This is a guest post from my friend Dr Richard Tutton, who visited me in London with his family over the jubilee weekend and was among a thousand or more republican protesters who found themselves in Tooley Street after being locked-out of Republic's official demonstration by City Hall.
Richard is an assistant director of the Centre for Economic and Social Aspects of Genomics (CESAGen) at Lancaster University and a Senior Lecturer. These are his personal reflections on jubilee weekend.
On Sunday 3 June, my family and I joined the many hundreds of thousands of people who travelled into central London on buses and trains to see the Thames pageant. Unlike the vast majority of the people who surrounded us waving their Union Jacks and or wearing their Royalty face masks, we had not come to cheer the 60-year long reign of Elizabeth Windsor as the Queen of Great Britain and Northern Ireland and 15 other Commonwealth countries. We were there to join a demonstration against this very fact and to conjure up a future alternative. After two days’ of Jubilee celebrations at my son’s pre-school, we thought that he should see the other side of things so he came along too. This way, in time, he can make up his own mind. The demonstration was good-natured and it was wonderful to meet a range of people interested in this cause.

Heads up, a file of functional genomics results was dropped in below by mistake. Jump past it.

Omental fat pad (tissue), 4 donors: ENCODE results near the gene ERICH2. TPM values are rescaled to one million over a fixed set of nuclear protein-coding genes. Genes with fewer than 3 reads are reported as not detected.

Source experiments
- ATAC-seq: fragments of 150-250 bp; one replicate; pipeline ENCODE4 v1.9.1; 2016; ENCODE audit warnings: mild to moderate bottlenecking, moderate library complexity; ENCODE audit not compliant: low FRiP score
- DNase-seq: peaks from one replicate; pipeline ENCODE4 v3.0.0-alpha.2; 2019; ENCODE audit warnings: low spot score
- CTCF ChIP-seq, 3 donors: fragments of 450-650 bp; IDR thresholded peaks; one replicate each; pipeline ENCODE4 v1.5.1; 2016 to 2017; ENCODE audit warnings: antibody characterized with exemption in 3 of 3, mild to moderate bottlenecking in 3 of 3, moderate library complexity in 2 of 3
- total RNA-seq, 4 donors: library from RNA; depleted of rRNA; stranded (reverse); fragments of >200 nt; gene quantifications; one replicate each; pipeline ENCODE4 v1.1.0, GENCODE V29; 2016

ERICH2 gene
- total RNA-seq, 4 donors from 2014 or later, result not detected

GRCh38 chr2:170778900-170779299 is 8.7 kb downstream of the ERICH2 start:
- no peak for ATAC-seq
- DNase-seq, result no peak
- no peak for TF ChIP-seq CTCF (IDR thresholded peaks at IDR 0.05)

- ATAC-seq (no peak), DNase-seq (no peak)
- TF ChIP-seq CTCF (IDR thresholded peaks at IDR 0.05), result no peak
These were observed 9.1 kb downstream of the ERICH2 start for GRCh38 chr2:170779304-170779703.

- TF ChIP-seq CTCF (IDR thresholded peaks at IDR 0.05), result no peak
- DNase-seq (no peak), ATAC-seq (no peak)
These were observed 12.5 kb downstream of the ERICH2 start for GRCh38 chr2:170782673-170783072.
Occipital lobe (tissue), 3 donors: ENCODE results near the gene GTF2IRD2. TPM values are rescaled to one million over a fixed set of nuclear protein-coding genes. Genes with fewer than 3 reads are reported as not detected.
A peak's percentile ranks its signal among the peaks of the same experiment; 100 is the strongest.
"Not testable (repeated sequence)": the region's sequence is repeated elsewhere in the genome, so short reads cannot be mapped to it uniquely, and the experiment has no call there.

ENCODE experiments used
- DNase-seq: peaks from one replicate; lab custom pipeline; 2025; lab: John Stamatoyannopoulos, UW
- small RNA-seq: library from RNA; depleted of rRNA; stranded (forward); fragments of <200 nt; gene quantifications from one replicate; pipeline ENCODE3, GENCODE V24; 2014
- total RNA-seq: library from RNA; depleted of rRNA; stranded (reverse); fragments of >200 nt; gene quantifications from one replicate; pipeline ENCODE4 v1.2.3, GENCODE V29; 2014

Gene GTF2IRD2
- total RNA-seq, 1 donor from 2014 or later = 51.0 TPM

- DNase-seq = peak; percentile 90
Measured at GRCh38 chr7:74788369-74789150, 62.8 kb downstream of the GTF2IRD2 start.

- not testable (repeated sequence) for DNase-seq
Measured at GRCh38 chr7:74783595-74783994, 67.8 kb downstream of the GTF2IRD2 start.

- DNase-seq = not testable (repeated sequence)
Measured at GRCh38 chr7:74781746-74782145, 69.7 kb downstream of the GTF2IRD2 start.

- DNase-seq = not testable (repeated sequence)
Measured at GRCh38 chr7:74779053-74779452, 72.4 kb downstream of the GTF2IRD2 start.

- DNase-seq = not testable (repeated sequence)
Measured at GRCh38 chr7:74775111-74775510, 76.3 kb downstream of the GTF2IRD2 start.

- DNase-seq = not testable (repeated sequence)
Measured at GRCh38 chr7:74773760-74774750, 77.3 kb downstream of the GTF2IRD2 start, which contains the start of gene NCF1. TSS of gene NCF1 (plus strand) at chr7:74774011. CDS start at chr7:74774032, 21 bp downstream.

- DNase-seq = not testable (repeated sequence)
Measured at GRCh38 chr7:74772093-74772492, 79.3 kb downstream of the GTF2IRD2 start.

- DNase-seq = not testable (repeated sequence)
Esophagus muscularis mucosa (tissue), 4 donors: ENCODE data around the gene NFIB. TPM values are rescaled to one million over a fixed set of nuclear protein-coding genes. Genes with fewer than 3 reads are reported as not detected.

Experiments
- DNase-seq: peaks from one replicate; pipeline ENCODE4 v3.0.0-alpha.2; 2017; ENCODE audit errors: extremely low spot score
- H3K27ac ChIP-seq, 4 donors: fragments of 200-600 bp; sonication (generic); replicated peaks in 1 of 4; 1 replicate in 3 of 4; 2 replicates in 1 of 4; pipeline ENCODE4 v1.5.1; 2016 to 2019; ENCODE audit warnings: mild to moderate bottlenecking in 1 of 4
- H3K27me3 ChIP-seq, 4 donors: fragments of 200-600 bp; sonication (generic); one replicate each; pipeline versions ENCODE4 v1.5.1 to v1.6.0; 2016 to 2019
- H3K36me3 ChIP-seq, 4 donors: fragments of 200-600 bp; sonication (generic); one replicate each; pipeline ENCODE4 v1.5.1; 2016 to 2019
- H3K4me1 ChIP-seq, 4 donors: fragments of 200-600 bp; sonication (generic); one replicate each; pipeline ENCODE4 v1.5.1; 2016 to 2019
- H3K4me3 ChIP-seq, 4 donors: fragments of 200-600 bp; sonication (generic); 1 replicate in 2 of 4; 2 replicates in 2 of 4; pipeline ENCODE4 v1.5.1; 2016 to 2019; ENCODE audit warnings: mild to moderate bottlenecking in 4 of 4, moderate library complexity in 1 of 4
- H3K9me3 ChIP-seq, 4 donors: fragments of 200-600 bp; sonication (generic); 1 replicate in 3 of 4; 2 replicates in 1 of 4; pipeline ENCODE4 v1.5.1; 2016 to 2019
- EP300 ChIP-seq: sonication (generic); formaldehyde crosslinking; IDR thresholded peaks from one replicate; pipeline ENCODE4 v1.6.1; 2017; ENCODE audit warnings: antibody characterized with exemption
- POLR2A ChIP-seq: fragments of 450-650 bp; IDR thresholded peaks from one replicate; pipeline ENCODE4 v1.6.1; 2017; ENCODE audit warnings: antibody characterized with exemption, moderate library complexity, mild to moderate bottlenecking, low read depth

Since the demonstration, I have been thinking more about republicanism. I think that this issue divides people on the Left. There are those who support the continuation of the monarchy as the unelected Head of State for a number of reasons, maybe because they have no belief in the alternative. There are also those who see the monarchy as largely irrelevant to the major political questions of our time such as opposing the austerity programme or the consequences of the War on Terror. As some of my more politically active colleagues pointed out to me, abolishing the monarchy and installing a republic still leaves us with capitalism and the many social and environmental threats that it poses to us all on a global scale. Against such a backdrop, expending energy campaigning to abolish the monarchy in a small European island looks like a parochial concern. Perhaps for some of these reasons, on the occasion of major Royalist events, I suspect that many on the Left simply opt-out from what is going on. They escape the country or the cities and enjoy extended holidays with their families and friends. They don’t take to the streets in any significant number.